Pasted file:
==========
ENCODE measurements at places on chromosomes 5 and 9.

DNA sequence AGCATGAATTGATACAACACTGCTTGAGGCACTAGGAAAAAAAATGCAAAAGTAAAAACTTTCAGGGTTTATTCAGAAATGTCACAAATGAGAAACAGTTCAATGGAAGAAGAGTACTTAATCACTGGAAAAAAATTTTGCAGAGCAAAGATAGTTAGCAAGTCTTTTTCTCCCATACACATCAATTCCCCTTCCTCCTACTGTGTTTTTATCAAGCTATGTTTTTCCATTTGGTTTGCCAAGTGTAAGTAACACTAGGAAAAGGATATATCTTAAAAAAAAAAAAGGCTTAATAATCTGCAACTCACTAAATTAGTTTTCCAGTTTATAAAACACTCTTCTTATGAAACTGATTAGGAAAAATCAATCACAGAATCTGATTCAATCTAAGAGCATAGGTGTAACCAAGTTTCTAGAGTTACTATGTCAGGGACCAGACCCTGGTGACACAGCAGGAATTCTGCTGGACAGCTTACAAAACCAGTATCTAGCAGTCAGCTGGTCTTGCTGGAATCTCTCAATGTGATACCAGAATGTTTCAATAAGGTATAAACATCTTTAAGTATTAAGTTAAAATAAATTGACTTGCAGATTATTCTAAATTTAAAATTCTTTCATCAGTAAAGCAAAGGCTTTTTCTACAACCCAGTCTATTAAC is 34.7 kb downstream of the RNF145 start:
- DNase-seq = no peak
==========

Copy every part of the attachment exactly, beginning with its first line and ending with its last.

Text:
ENCODE measurements at places on chromosomes 5 and 9.

DNA sequence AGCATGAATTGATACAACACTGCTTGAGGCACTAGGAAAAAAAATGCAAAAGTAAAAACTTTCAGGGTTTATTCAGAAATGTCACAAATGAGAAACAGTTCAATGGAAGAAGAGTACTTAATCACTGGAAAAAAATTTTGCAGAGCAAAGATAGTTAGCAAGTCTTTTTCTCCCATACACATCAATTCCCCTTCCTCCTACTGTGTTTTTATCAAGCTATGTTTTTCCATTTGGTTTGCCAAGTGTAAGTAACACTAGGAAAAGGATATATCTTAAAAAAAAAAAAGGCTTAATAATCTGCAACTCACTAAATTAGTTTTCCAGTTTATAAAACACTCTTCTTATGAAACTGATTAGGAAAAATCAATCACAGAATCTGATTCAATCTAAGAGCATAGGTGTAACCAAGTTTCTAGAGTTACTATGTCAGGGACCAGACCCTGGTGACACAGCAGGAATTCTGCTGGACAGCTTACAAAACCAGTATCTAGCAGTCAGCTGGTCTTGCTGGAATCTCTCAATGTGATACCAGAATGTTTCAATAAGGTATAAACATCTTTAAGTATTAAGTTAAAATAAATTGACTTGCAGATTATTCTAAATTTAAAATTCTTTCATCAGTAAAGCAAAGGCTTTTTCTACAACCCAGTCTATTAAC is 34.7 kb downstream of the RNF145 start:
- DNase-seq = no peak